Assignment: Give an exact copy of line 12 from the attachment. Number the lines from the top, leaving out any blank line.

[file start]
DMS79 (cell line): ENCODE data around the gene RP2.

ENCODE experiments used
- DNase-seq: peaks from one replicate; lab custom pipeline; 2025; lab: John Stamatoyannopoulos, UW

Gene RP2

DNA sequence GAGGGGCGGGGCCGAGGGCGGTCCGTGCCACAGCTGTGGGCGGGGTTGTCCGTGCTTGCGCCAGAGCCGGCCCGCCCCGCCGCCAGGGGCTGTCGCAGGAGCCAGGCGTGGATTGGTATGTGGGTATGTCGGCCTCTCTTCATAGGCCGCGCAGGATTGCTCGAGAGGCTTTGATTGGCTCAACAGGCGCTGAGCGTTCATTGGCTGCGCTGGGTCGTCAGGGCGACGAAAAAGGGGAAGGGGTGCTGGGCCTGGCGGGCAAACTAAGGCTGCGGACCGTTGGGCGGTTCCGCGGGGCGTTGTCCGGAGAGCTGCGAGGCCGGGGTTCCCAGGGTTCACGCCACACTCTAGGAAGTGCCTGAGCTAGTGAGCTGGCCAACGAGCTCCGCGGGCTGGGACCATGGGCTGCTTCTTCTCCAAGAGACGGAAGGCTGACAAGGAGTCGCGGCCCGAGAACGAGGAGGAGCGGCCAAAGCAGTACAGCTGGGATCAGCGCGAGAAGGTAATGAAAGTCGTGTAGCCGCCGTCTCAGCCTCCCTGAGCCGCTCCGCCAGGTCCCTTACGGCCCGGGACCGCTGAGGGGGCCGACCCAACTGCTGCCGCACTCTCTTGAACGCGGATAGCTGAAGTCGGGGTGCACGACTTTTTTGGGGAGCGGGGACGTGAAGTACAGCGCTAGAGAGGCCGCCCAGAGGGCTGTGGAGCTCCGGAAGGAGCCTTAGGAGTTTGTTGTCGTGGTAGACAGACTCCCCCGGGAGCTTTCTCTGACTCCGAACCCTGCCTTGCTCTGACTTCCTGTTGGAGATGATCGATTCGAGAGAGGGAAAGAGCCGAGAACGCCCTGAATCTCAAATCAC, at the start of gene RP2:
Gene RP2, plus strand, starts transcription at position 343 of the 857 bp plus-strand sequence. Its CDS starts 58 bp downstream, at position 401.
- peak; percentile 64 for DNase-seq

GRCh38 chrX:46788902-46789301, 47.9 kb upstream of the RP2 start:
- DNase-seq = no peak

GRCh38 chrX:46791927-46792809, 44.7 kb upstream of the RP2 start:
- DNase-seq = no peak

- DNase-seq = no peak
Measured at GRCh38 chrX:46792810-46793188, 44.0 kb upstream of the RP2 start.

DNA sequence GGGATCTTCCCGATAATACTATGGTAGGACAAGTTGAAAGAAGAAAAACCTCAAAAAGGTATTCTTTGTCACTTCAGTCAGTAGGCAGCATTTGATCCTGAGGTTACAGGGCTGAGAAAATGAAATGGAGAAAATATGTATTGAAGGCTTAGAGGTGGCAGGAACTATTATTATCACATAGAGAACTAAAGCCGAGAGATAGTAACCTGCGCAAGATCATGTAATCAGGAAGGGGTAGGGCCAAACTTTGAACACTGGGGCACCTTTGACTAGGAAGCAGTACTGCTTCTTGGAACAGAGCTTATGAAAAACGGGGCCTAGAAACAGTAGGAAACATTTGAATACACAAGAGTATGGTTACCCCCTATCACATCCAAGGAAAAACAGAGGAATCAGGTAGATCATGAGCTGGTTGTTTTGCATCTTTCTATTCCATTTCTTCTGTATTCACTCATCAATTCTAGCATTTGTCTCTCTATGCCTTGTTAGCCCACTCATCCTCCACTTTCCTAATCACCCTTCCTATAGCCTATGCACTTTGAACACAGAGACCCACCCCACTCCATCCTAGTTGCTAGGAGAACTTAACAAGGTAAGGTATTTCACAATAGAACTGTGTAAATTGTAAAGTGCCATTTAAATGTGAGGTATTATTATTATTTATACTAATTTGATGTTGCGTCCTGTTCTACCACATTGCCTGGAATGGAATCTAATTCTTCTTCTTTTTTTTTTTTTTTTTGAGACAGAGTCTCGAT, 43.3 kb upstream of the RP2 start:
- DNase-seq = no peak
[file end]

- DNase-seq = no peak